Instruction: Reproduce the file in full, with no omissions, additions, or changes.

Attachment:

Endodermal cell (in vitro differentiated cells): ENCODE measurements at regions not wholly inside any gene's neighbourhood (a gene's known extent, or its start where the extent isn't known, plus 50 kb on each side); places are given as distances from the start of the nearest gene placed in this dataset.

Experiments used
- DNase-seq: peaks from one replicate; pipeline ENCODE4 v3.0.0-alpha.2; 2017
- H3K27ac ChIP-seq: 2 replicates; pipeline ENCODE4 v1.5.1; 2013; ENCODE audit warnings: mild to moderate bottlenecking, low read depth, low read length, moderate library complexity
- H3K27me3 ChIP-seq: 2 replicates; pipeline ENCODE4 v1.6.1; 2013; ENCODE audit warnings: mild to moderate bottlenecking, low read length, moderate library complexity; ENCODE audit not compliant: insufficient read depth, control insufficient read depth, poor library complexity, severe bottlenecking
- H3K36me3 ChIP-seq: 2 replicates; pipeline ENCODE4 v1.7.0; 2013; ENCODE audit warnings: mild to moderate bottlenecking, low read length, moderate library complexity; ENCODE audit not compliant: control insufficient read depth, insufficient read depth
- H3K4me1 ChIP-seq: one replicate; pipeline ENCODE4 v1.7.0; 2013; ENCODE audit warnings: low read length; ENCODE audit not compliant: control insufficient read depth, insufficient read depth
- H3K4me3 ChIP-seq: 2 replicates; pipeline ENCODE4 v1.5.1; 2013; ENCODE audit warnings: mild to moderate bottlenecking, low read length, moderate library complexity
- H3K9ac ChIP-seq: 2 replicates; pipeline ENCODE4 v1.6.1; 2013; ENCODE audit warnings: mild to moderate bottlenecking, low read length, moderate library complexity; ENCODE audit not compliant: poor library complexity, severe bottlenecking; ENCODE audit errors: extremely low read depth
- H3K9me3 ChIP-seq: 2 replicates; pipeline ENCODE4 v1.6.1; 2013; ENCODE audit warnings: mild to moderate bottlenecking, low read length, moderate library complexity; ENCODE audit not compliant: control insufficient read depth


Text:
Endodermal cell (in vitro differentiated cells): ENCODE measurements at regions not wholly inside any gene's neighbourhood (a gene's known extent, or its start where the extent isn't known, plus 50 kb on each side); places are given as distances from the start of the nearest gene placed in this dataset.

Experiments used
- DNase-seq: peaks from one replicate; pipeline ENCODE4 v3.0.0-alpha.2; 2017
- H3K27ac ChIP-seq: 2 replicates; pipeline ENCODE4 v1.5.1; 2013; ENCODE audit warnings: mild to moderate bottlenecking, low read depth, low read length, moderate library complexity
- H3K27me3 ChIP-seq: 2 replicates; pipeline ENCODE4 v1.6.1; 2013; ENCODE audit warnings: mild to moderate bottlenecking, low read length, moderate library complexity; ENCODE audit not compliant: insufficient read depth, control insufficient read depth, poor library complexity, severe bottlenecking
- H3K36me3 ChIP-seq: 2 replicates; pipeline ENCODE4 v1.7.0; 2013; ENCODE audit warnings: mild to moderate bottlenecking, low read length, moderate library complexity; ENCODE audit not compliant: control insufficient read depth, insufficient read depth
- H3K4me1 ChIP-seq: one replicate; pipeline ENCODE4 v1.7.0; 2013; ENCODE audit warnings: low read length; ENCODE audit not compliant: control insufficient read depth, insufficient read depth
- H3K4me3 ChIP-seq: 2 replicates; pipeline ENCODE4 v1.5.1; 2013; ENCODE audit warnings: mild to moderate bottlenecking, low read length, moderate library complexity
- H3K9ac ChIP-seq: 2 replicates; pipeline ENCODE4 v1.6.1; 2013; ENCODE audit warnings: mild to moderate bottlenecking, low read length, moderate library complexity; ENCODE audit not compliant: poor library complexity, severe bottlenecking; ENCODE audit errors: extremely low read depth
- H3K9me3 ChIP-seq: 2 replicates; pipeline ENCODE4 v1.6.1; 2013; ENCODE audit warnings: mild to moderate bottlenecking, low read length, moderate library complexity; ENCODE audit not compliant: control insufficient read depth